You may be aware of your car's carbon footprint, but what about the emissions related to the concrete structures it drives over?

The Portland cement that acts as the glue in concrete is actually a major source of carbon emissions, due to the intense heat required to manufacture it.

Wouldn't it be great if it could be replaced with a material that is not only greener to produce, but could absorb carbon from the air?

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That's the claim behind an experimental cement alternative called Ferrock, which came into being completely by accident, according to a recent PBS report.

Inventor David Stone said he stumbled upon what would become Ferrock while working on a Ph.D. in environmental chemistry at the University of Arizona.

After an experiment to keep iron from rusting went wrong, he was left with a small--but improbably hard--rock.

Since then, Stone has worked to develop Ferrock--named for the iron it contains--as an alternative to cement, the manufacture of which accounts for an estimated 5 percent of global carbon-dioxide emissions.

Ferrock doesn't require the high heat needed to manufacture cement, and it uses recycled materials.

The iron comes from the waste of steel mills, and silica from recycled glass bottles is part of the recipe as well.

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That's not the only potential environmental benefit, though.

Carbon dioxide is added during the manufacturing process to harden the Ferrock, making it a "carbon-negative" material, according to Stone.

That property caught the attention of the U.S. Environmental Protection Agency (EPA).

Ferrock, screen cap from video report by PBS

Ferrock, screen cap from video report by PBS

The EPA gave Stone more than $200,000 in grants for demonstration projects.

The projects--which include individual buildings whose owners are interested in using Ferrock--employ members of the Tohono O'odham Native American Nation, who live on a reservation in Southern Arizona.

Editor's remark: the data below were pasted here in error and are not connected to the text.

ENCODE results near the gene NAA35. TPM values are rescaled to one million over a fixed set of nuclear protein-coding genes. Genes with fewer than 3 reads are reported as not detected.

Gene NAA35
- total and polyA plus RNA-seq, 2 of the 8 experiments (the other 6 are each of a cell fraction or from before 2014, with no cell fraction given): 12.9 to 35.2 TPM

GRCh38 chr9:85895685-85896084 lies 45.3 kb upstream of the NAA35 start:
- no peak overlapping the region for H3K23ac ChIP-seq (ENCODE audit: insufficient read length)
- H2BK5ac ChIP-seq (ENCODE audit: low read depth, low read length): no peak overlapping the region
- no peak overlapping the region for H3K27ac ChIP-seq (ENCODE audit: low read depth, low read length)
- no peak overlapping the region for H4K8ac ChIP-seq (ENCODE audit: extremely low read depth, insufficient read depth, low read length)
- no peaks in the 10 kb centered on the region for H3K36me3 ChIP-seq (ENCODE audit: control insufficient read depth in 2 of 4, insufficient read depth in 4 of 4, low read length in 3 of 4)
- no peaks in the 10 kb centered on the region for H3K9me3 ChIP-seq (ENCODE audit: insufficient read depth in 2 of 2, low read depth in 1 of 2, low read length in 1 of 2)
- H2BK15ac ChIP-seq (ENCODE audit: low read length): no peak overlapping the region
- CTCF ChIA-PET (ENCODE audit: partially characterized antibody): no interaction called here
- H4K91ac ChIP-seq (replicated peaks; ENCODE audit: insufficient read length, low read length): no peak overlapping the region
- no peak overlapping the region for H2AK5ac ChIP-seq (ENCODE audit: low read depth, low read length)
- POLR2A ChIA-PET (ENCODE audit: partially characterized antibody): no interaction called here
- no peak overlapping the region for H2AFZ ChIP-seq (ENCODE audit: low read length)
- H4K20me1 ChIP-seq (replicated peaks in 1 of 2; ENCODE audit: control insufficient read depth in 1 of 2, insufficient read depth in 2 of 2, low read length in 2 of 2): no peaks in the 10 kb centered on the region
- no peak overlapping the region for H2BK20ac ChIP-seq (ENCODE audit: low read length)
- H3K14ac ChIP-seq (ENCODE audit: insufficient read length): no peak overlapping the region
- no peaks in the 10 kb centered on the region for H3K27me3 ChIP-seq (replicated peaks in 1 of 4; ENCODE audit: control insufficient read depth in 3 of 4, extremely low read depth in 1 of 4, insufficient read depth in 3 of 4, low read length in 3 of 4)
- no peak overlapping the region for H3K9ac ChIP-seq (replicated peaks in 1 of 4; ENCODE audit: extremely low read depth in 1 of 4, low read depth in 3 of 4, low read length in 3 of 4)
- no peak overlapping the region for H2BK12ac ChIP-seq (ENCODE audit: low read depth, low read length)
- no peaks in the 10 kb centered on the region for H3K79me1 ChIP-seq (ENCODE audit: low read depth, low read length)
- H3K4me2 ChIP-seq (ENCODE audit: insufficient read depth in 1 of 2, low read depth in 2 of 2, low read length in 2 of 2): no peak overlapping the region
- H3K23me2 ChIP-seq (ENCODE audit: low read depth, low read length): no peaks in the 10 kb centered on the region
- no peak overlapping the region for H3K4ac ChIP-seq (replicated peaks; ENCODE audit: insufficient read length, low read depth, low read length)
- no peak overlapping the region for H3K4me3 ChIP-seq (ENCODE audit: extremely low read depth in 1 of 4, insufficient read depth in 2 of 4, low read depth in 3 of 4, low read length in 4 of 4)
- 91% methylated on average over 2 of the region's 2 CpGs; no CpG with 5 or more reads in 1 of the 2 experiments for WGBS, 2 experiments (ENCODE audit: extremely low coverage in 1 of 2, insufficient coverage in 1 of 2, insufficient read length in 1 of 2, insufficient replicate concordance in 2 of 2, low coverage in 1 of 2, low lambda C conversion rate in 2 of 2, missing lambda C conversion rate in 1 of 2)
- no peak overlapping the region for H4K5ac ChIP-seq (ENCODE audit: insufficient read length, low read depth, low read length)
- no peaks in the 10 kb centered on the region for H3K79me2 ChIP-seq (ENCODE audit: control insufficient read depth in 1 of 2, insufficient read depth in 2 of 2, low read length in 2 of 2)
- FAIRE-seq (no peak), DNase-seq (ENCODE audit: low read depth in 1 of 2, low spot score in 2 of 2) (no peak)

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Stone has a patent for Ferrock, and founded a company called Iron Shell to promote its use.

Tests by Arizona State University researchers have shown Ferrock to be up to five times stronger than conventional concrete made with Portland cement.

Traffic at the I-10 & I-405 interchange in Los Angeles, California (by Mario Roberto Duran Ortiz)

Traffic at the I-10 & I-405 interchange in Los Angeles, California (by Mario Roberto Duran Ortiz)

Of course, there are skeptics.

Steve Regis--senior vice president of CalPortland, one of the nation's top 10 cement makers--told PBS that Ferrock is only suitable for "niche" projects, and can't be scaled up for use in, say, a freeway.

Indeed, encouraging results in the laboratory don't automatically translate into real-world applicability.

That doesn't mean it isn't worth experimenting, though--especially with an alternative to a material as widely used and with as high a carbon footprint as cement.

[hat tip: Rick Feibusch]


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